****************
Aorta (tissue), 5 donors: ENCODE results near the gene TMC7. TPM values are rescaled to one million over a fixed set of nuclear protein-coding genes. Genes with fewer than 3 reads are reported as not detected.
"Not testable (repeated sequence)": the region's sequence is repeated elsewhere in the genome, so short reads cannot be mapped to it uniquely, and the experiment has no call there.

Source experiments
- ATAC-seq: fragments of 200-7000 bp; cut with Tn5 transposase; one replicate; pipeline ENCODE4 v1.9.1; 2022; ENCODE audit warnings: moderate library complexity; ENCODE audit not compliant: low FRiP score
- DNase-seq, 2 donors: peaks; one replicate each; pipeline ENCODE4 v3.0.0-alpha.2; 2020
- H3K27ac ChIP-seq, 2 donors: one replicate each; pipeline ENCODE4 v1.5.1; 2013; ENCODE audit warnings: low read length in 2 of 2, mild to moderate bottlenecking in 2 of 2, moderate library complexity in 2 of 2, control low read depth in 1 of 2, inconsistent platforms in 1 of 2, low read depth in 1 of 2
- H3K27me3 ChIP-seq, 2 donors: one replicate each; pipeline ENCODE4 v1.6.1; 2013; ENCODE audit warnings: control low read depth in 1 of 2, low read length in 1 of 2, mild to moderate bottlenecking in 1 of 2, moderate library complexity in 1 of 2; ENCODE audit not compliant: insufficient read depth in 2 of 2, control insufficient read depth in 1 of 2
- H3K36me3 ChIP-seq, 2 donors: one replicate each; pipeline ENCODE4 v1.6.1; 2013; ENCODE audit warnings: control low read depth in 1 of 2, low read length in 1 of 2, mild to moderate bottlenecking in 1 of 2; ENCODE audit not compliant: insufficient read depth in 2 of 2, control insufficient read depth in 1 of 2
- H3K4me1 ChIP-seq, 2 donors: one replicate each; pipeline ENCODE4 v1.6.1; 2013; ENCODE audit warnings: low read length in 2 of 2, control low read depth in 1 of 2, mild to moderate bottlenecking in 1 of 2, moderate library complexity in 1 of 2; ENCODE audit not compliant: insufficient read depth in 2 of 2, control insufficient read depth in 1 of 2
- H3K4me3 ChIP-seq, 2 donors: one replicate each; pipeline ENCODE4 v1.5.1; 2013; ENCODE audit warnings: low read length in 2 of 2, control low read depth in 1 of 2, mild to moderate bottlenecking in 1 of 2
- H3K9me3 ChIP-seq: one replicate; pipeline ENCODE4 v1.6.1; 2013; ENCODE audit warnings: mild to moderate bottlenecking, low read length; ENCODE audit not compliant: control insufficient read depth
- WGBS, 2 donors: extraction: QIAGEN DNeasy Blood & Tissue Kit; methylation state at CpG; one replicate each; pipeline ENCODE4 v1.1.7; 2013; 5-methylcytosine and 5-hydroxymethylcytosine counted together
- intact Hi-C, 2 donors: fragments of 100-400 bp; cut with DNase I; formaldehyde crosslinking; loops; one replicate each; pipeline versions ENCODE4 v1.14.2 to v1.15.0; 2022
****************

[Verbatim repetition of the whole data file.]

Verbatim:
Aorta (tissue), 5 donors: ENCODE results near the gene TMC7. TPM values are rescaled to one million over a fixed set of nuclear protein-coding genes. Genes with fewer than 3 reads are reported as not detected.
"Not testable (repeated sequence)": the region's sequence is repeated elsewhere in the genome, so short reads cannot be mapped to it uniquely, and the experiment has no call there.

Source experiments
- ATAC-seq: fragments of 200-7000 bp; cut with Tn5 transposase; one replicate; pipeline ENCODE4 v1.9.1; 2022; ENCODE audit warnings: moderate library complexity; ENCODE audit not compliant: low FRiP score
- DNase-seq, 2 donors: peaks; one replicate each; pipeline ENCODE4 v3.0.0-alpha.2; 2020
- H3K27ac ChIP-seq, 2 donors: one replicate each; pipeline ENCODE4 v1.5.1; 2013; ENCODE audit warnings: low read length in 2 of 2, mild to moderate bottlenecking in 2 of 2, moderate library complexity in 2 of 2, control low read depth in 1 of 2, inconsistent platforms in 1 of 2, low read depth in 1 of 2
- H3K27me3 ChIP-seq, 2 donors: one replicate each; pipeline ENCODE4 v1.6.1; 2013; ENCODE audit warnings: control low read depth in 1 of 2, low read length in 1 of 2, mild to moderate bottlenecking in 1 of 2, moderate library complexity in 1 of 2; ENCODE audit not compliant: insufficient read depth in 2 of 2, control insufficient read depth in 1 of 2
- H3K36me3 ChIP-seq, 2 donors: one replicate each; pipeline ENCODE4 v1.6.1; 2013; ENCODE audit warnings: control low read depth in 1 of 2, low read length in 1 of 2, mild to moderate bottlenecking in 1 of 2; ENCODE audit not compliant: insufficient read depth in 2 of 2, control insufficient read depth in 1 of 2
- H3K4me1 ChIP-seq, 2 donors: one replicate each; pipeline ENCODE4 v1.6.1; 2013; ENCODE audit warnings: low read length in 2 of 2, control low read depth in 1 of 2, mild to moderate bottlenecking in 1 of 2, moderate library complexity in 1 of 2; ENCODE audit not compliant: insufficient read depth in 2 of 2, control insufficient read depth in 1 of 2
- H3K4me3 ChIP-seq, 2 donors: one replicate each; pipeline ENCODE4 v1.5.1; 2013; ENCODE audit warnings: low read length in 2 of 2, control low read depth in 1 of 2, mild to moderate bottlenecking in 1 of 2
- H3K9me3 ChIP-seq: one replicate; pipeline ENCODE4 v1.6.1; 2013; ENCODE audit warnings: mild to moderate bottlenecking, low read length; ENCODE audit not compliant: control insufficient read depth
- WGBS, 2 donors: extraction: QIAGEN DNeasy Blood & Tissue Kit; methylation state at CpG; one replicate each; pipeline ENCODE4 v1.1.7; 2013; 5-methylcytosine and 5-hydroxymethylcytosine counted together
- intact Hi-C, 2 donors: fragments of 100-400 bp; cut with DNase I; formaldehyde crosslinking; loops; one replicate each; pipeline versions ENCODE4 v1.14.2 to v1.15.0; 2022